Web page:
Fatman iTube Carbon with speakers review

Changes to specification and price make the latest version of the Carbon a big fat bargain Tested at £399.00

What Hi-Fi? Verdict

Far better than before, the Carbon is ideal if you have space for a big iPod dock


  • +

    Improved (and now acceptable) standard of build and volume

  • +

    warm and endlessly listenable sound


  • -

    Speakers can be bettered

  • -

    not the most elegant iPod dock

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Considering it culminated in a four-star verdict, we didn't half have a moan about the Carbon when we last tested it. The gripes centred around its perceived build quality and undeniable lack of volume, as well as competition from other Fatman products.

Rather than take solace in some comfort eating, Fatman has addressed all our concerns - and then some. Although nothing on the unit or its packaging announces this as iTube Carbon v2.0, the changes are numerous.

The new transformer is more powerful, there's now a 3.5mm socket alongside a pair of stereo RCA inputs and video streaming from the latest generation of iPods to further the system's flexibility, and the speakers have been tidied up.

In fact, build quality across the board seems much improved, with none of the graunchy vagueness to fascia controls we whinged about last time. Only the reworking of the remote is less than successful (who puts 'volume up' to the left of 'volume down'?) and even then it carries more functionality than most.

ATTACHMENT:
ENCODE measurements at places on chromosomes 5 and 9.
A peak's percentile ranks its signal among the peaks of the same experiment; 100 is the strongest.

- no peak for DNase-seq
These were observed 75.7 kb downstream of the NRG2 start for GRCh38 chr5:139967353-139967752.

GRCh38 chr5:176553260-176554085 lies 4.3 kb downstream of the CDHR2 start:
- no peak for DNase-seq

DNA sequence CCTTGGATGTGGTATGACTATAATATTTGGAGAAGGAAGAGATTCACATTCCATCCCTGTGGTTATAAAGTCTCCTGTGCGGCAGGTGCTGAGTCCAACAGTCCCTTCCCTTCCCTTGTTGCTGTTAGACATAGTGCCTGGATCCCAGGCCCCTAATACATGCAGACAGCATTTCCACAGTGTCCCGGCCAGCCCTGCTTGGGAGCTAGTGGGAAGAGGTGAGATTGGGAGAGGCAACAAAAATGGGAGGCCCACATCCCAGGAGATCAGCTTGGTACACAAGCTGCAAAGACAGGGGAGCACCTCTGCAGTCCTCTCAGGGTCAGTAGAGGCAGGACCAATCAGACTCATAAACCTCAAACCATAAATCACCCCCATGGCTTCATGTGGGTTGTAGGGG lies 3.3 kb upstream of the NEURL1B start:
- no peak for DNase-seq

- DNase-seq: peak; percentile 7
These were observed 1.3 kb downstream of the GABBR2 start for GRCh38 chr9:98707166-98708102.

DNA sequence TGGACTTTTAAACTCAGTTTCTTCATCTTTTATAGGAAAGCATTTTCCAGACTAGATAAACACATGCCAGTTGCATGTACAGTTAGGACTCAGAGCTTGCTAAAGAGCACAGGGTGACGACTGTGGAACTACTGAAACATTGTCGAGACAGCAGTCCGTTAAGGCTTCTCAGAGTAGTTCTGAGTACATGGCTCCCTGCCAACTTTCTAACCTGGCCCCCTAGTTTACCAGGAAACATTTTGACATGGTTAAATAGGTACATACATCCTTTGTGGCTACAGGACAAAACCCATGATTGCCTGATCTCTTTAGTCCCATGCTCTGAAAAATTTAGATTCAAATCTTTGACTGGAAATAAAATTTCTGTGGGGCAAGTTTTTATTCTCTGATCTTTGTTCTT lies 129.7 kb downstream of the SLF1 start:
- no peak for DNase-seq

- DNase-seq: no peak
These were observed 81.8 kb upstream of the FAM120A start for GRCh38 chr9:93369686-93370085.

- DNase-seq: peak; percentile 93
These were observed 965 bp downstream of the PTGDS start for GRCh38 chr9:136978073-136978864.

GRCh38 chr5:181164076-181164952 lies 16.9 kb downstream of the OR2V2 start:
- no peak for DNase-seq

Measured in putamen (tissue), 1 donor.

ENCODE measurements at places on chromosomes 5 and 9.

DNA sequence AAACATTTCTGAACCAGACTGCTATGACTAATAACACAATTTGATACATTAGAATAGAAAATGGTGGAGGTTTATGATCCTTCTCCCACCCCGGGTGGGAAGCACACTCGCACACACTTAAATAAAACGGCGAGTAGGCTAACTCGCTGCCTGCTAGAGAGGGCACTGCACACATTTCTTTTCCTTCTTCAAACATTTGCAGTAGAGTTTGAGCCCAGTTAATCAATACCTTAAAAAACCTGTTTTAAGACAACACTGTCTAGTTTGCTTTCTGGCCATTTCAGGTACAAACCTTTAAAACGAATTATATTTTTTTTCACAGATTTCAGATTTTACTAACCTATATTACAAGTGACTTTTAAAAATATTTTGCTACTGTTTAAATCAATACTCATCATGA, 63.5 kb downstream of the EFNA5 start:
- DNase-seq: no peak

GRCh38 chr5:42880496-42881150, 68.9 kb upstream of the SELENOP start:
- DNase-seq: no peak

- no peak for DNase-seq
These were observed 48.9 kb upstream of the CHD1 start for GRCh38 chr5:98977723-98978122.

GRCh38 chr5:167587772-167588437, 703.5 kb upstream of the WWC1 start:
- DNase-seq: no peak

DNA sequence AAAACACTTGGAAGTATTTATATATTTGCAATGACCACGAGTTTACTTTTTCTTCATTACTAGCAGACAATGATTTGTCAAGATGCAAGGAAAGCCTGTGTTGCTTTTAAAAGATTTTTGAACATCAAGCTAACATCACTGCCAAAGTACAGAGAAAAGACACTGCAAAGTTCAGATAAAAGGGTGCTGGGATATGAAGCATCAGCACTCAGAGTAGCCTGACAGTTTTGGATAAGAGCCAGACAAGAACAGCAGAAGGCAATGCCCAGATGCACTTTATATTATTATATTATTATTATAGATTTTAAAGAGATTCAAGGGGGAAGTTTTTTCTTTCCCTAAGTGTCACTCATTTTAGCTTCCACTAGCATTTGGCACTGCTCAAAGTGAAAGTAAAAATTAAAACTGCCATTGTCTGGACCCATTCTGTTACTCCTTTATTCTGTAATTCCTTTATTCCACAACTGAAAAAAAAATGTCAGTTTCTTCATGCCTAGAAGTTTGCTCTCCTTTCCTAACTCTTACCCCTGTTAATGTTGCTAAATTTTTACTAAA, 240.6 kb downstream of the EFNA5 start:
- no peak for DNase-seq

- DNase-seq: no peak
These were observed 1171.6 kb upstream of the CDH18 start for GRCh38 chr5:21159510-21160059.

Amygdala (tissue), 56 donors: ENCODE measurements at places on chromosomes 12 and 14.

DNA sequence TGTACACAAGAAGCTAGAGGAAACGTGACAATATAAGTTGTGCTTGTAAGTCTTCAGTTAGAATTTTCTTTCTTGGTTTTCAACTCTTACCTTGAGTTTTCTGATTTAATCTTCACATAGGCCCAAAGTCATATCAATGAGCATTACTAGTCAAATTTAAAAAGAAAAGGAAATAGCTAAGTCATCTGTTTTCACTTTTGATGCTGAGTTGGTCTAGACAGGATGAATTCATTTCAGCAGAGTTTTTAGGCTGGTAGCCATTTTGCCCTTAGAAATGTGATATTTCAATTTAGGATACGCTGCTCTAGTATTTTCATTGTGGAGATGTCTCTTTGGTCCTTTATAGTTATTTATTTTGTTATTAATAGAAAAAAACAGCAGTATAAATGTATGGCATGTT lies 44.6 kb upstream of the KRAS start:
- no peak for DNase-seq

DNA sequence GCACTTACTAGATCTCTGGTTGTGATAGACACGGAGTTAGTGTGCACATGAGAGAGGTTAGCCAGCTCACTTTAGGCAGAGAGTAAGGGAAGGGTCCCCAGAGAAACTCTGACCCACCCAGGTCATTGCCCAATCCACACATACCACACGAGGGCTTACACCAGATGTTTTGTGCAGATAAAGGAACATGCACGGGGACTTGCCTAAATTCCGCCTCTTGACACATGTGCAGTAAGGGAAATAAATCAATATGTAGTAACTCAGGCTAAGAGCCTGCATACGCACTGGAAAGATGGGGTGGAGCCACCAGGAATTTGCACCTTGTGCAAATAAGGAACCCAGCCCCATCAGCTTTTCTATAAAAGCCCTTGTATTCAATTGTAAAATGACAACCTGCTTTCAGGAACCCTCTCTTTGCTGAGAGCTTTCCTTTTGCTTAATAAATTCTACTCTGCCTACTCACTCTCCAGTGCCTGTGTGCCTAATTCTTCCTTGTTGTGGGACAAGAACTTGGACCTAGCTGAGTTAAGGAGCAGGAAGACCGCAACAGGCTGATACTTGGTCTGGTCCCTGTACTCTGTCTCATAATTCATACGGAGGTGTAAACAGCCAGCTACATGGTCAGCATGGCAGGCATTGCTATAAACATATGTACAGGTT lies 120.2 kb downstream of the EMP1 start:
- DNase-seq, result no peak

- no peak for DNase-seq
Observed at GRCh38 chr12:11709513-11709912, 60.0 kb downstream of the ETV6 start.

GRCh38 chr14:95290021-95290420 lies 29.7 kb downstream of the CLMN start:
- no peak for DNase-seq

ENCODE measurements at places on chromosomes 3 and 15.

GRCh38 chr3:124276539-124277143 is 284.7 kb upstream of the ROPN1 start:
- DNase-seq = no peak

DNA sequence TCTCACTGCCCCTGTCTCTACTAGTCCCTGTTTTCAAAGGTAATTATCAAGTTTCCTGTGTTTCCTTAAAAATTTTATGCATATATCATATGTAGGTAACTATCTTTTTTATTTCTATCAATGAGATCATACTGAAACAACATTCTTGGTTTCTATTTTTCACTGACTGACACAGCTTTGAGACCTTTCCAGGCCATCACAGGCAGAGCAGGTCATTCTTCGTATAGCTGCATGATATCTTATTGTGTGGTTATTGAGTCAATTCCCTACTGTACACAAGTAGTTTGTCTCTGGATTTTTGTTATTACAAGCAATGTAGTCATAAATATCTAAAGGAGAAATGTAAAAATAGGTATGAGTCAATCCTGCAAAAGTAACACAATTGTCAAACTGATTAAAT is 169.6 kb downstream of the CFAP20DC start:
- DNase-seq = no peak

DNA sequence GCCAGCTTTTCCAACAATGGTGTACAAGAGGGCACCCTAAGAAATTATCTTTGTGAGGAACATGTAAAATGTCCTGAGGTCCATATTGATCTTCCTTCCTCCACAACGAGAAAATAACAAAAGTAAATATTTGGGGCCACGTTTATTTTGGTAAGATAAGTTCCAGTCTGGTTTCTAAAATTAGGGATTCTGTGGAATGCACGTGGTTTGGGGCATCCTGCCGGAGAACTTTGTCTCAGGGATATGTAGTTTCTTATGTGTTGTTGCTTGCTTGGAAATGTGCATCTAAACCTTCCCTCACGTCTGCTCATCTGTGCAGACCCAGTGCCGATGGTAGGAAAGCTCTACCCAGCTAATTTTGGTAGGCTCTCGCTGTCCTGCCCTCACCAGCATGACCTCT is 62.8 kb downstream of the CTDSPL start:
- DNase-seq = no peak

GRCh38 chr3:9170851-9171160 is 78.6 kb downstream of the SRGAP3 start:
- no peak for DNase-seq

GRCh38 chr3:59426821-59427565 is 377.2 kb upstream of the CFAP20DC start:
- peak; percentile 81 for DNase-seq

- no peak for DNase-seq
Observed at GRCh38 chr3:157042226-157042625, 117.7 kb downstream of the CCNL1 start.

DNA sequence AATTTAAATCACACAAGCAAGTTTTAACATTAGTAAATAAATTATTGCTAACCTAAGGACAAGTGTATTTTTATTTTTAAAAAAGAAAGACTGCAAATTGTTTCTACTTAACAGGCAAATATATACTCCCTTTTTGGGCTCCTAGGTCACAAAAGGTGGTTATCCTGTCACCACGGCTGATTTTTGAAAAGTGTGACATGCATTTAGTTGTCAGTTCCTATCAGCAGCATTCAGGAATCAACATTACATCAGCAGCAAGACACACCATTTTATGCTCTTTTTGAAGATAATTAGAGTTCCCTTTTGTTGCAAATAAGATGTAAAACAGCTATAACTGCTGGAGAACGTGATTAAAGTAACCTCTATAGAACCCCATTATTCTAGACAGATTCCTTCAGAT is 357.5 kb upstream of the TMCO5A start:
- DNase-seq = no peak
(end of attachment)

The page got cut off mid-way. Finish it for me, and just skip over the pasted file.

Powered-up performance
We had much less cause for complaint where the sound was concerned and, thanks to the beefier power output, the new model is even more enjoyable.

The high-gloss sound of Steely Dan's Any Major Dude Will Tell You is a perfect fit for the Carbon - the warm, eloquent valve characteristics of the Fatman give the song low-end weight and substance, and the airbrushed vocal is polished to a highly communicative sheen.

Percussive sounds at the top of the frequency range are just about bright enough, and the Carbon integrates and separates the differing elements confidently.

Unsurprisingly, the Fatman excels when it comes to stereo focus and imaging - not everybody will want separate speakers, but those who do will reap considerable benefits.

Alternative to a micro-system

In fact, the Carbon is halfway to being an alternative to a micro-system - it has enough inputs to support extra equipment, and separate speakers introduce the possibility of upgrading speaker cable for even better results.

Mind you, the Carbon is available without speakers for £100 less, and Roth OLi1s or Tannoy Mercury F1 Customs would be an even more appealing match.

Oh, and the Fatman has come down in price by £50. On top of the other changes, a five-star rating is easily attained.

What Hi-Fi?

What Hi-Fi?, founded in 1976, is the world's leading independent guide to buying and owning hi-fi and home entertainment products. Our comprehensive tests help you buy the very best for your money, with our advice sections giving you step-by-step information on how to get even more from your music and movies. Everything is tested by our dedicated team of in-house reviewers in our custom-built test rooms in London, Reading and Bath. Our coveted five-star rating and Awards are recognised all over the world as the ultimate seal of approval, so you can buy with absolute confidence.

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